Even with all the facts well known, starting with the one that they've simply done it ALL, one could interpret the game's lackluster story as the developers' increased interest to invest in multiplayer. As is well known, I'm not that much of an enthusiast when it comes to online playing, but in this game's case, I had to make an exception - I just HAD to see how God of War, a franchise pretty much built around the concept of "one man", translates to a multiplayer game. It first hits you as kind of like a role-playing experience. Too bad you can't customize your character at all when it comes to his physical appearance, but you can equip your character with all sorts of armour and weapons, gained through experience points and via DLC. The multiplayer experience starts with a blood oath to a god of your choosing - all of the four gods (Ares, Zeus, Poseidon and Hades) have different classes to offer to your character. It all seems pretty cool... until you get to the game, that is. It might be fun in very small doses, especially since there are some classic sceneries to be viewed there in the multiplayer room - including the Desert of Lost Souls - but regardless of your class or even the multiplayer mode, the only thing you can do to survive the mayhem is mash buttons 'til your brains fall out. There's no room for trial, only error, if you want to go for a more advanced, fruitful, and diverse experience. If I wasn't a fan to the core, I'd say God of War goes to waste in multiplayer, and vice versa.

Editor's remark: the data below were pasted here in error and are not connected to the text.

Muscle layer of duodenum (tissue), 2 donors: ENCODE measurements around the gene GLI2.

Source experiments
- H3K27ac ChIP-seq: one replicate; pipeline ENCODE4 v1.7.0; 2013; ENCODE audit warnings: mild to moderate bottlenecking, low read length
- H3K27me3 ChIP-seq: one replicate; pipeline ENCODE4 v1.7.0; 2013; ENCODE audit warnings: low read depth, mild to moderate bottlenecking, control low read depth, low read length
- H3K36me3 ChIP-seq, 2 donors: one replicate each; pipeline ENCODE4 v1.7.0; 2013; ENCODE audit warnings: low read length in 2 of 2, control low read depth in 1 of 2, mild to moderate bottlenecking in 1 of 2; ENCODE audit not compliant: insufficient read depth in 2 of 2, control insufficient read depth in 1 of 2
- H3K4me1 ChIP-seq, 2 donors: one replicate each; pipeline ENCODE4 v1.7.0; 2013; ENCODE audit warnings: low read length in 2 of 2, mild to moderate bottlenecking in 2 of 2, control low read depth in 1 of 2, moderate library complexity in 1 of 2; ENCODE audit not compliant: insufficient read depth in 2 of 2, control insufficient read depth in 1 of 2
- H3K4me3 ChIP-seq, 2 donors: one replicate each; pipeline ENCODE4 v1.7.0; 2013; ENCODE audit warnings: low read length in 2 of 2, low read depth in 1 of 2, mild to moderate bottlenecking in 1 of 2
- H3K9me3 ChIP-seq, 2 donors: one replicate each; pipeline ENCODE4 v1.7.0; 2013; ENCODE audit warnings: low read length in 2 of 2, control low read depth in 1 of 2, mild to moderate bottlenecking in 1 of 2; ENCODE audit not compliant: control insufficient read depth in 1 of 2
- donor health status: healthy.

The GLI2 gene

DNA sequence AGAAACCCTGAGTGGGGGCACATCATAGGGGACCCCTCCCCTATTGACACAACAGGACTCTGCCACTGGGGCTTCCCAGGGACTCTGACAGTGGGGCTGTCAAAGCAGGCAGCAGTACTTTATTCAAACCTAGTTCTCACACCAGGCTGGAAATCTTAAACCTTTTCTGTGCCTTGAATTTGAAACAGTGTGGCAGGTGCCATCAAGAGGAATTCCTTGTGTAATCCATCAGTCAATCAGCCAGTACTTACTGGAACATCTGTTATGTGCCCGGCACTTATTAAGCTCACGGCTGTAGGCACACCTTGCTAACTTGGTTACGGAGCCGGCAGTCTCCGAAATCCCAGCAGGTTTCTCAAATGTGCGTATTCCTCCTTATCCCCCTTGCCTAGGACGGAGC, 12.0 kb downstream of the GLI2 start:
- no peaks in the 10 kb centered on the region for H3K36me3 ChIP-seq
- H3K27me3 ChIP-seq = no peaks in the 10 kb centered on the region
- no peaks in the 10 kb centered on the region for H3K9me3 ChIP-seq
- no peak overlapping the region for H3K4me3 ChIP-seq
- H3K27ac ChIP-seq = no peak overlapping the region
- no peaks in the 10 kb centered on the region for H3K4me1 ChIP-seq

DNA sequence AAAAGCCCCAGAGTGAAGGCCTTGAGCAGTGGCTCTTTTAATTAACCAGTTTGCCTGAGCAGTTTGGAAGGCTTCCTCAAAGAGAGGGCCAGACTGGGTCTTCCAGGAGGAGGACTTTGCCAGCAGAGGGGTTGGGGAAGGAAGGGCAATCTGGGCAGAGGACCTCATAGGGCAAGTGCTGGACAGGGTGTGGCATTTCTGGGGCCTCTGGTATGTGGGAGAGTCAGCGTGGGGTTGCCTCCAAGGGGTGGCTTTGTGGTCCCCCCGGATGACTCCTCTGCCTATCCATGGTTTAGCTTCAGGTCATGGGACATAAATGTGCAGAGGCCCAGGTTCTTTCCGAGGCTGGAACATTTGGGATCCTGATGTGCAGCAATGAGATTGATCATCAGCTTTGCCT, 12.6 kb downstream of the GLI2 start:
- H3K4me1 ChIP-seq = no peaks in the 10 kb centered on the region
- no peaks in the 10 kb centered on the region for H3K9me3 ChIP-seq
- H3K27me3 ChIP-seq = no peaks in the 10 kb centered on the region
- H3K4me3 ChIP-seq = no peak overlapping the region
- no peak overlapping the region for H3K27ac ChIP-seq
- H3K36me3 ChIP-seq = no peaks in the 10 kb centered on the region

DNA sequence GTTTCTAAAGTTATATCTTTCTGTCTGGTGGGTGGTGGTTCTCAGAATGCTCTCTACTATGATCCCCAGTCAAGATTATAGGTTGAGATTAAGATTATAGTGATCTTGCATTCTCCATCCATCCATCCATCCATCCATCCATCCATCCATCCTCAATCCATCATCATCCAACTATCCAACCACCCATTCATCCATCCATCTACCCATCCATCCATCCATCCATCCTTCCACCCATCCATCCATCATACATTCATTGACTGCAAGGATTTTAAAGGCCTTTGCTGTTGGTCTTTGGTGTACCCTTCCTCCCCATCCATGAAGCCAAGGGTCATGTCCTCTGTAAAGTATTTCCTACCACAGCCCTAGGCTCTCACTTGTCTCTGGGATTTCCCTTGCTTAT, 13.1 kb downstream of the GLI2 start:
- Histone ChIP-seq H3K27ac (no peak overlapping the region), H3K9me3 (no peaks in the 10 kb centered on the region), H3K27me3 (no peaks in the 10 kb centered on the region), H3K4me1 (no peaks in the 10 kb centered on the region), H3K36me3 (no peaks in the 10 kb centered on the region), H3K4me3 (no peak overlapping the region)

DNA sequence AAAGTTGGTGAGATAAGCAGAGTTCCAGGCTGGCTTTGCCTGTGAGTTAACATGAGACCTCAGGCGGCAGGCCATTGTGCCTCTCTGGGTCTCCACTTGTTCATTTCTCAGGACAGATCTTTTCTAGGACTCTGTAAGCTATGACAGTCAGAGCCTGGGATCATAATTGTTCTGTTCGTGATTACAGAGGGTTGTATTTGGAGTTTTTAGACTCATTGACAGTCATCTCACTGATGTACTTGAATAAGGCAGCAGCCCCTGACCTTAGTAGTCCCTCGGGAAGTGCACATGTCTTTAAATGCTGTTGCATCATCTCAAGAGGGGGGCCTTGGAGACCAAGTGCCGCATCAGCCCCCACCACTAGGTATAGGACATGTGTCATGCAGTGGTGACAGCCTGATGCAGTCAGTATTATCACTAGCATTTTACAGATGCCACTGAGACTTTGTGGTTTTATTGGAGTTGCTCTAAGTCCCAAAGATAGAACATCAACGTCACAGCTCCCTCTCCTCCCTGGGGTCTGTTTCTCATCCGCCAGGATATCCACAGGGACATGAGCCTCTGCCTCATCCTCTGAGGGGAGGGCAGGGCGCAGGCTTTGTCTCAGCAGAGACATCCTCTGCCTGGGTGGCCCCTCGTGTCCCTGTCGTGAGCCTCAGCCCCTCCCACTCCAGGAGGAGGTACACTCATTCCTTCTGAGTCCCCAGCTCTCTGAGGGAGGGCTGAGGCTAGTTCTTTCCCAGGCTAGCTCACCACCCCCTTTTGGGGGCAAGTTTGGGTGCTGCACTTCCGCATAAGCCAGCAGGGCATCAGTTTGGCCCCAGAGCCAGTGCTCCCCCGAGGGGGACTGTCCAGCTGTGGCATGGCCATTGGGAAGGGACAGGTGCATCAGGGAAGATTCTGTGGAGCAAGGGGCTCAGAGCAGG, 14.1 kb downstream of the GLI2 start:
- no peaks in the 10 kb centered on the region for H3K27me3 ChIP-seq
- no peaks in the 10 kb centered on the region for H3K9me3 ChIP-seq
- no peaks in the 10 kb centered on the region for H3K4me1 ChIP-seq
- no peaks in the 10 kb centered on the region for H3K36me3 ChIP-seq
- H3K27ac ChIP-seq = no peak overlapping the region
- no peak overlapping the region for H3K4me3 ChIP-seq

That's got to be somewhat unpleasant.